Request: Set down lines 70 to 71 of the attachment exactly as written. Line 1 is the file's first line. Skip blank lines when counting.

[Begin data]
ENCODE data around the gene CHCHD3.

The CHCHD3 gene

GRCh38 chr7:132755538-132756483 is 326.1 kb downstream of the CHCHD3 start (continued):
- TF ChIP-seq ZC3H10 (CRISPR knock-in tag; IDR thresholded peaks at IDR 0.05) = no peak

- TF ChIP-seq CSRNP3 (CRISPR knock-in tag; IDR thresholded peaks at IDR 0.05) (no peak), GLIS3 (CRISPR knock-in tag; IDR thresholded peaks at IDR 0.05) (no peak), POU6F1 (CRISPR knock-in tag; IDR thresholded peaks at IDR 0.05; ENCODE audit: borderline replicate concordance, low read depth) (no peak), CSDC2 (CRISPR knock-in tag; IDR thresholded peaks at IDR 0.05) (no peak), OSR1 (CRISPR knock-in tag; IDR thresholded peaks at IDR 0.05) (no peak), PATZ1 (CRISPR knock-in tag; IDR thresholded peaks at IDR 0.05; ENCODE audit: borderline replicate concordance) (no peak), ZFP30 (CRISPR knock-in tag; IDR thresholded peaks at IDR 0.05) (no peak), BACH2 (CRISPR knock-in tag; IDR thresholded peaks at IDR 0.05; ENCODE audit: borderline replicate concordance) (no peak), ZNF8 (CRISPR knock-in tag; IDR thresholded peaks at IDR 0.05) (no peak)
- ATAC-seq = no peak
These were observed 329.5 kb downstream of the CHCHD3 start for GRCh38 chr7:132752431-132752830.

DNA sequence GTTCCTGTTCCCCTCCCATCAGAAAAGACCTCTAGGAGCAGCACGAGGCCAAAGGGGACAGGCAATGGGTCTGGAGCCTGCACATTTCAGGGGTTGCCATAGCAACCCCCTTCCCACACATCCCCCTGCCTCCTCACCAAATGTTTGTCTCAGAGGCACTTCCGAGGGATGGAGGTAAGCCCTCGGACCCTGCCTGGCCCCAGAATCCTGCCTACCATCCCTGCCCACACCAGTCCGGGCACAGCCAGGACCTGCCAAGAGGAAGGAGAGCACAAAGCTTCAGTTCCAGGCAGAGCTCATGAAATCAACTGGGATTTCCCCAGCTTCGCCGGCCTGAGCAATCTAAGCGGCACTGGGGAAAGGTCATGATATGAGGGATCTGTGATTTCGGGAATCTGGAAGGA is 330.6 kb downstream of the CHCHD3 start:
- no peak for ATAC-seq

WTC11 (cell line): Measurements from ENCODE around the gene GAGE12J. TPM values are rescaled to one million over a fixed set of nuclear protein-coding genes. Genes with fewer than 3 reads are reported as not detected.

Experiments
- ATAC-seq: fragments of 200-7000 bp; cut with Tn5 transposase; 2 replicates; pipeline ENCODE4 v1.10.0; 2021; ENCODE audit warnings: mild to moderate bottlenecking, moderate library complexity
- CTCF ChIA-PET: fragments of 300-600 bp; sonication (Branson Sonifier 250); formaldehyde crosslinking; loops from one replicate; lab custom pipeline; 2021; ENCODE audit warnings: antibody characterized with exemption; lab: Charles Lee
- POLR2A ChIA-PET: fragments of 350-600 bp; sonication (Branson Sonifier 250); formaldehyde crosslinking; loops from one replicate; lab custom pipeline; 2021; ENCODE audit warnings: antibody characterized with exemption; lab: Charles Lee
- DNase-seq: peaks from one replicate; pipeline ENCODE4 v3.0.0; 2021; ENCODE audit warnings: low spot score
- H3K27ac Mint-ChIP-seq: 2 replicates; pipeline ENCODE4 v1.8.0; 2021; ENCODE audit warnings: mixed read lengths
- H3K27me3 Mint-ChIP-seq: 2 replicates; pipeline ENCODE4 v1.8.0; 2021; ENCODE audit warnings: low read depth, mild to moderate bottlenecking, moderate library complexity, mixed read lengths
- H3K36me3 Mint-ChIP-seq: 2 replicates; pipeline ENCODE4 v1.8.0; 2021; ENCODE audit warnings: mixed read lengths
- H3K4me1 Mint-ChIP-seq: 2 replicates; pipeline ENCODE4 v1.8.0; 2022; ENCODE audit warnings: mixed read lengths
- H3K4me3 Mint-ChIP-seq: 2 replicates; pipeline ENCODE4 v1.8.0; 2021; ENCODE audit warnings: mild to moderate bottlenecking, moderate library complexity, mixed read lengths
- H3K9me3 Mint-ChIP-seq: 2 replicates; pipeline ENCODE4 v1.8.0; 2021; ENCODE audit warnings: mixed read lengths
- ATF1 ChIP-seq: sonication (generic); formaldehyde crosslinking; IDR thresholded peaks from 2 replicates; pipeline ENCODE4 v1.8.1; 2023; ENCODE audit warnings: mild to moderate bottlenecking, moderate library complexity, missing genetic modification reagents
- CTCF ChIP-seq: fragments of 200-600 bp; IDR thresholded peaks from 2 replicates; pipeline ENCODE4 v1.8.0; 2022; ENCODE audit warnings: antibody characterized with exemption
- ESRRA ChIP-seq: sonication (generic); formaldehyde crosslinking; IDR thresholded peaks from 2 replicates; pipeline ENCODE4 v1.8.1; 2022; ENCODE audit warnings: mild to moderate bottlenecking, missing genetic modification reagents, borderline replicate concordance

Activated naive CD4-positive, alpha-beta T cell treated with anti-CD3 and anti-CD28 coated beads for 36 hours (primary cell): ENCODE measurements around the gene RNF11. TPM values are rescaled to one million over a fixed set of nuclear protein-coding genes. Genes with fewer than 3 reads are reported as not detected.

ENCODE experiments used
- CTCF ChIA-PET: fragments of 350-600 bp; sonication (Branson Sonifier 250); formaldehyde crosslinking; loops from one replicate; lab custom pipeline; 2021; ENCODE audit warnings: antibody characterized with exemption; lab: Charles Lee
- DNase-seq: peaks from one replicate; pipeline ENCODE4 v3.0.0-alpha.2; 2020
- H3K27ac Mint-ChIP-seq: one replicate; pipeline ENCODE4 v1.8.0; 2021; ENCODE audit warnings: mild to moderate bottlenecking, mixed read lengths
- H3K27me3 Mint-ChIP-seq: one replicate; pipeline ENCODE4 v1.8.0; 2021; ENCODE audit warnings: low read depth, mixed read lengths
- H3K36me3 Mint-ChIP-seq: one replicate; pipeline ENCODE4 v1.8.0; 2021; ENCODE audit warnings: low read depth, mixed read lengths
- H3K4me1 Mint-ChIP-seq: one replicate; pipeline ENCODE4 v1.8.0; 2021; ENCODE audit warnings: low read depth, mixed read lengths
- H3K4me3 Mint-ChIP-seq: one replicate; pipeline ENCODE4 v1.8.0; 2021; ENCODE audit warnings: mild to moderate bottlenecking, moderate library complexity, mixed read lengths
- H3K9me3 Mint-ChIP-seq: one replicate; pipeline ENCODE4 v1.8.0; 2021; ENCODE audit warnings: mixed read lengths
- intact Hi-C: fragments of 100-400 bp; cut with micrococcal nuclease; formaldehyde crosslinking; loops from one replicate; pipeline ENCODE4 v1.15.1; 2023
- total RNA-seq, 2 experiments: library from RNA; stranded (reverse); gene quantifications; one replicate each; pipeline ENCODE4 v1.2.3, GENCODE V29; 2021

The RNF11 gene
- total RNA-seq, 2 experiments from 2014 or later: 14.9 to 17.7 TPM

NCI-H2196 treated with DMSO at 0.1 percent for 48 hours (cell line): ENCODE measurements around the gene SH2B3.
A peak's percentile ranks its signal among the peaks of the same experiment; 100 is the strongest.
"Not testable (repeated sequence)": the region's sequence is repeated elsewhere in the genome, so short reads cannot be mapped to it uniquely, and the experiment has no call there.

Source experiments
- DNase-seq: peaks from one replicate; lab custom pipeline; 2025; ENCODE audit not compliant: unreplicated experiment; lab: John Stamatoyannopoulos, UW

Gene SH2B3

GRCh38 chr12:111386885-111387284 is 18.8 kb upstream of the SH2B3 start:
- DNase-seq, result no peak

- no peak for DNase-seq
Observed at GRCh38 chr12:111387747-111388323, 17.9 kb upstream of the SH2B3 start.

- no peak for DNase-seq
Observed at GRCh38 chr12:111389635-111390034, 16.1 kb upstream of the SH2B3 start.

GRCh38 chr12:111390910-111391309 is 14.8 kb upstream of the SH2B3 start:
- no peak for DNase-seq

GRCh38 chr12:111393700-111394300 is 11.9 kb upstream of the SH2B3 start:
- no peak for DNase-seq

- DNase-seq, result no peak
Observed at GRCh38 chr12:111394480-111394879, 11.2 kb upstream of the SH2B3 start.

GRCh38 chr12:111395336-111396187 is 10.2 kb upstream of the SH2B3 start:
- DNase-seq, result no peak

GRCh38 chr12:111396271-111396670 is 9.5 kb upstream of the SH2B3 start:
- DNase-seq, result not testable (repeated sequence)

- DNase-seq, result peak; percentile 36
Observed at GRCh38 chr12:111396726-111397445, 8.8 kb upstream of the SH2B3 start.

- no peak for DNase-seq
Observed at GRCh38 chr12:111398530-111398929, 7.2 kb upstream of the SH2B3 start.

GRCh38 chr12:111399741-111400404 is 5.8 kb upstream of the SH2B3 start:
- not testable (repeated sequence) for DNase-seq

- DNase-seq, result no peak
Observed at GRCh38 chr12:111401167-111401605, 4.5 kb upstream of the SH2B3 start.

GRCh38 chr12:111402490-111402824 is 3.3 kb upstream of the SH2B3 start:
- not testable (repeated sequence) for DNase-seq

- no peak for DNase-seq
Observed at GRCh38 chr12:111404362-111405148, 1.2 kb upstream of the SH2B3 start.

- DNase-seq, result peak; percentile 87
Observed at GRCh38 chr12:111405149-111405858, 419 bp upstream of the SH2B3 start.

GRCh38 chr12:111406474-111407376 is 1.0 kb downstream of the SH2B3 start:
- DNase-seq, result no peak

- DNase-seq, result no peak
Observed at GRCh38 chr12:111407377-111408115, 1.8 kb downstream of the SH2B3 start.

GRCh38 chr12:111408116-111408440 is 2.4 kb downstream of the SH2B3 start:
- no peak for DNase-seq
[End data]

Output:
- not testable (repeated sequence) for DNase-seq

- no peak for DNase-seq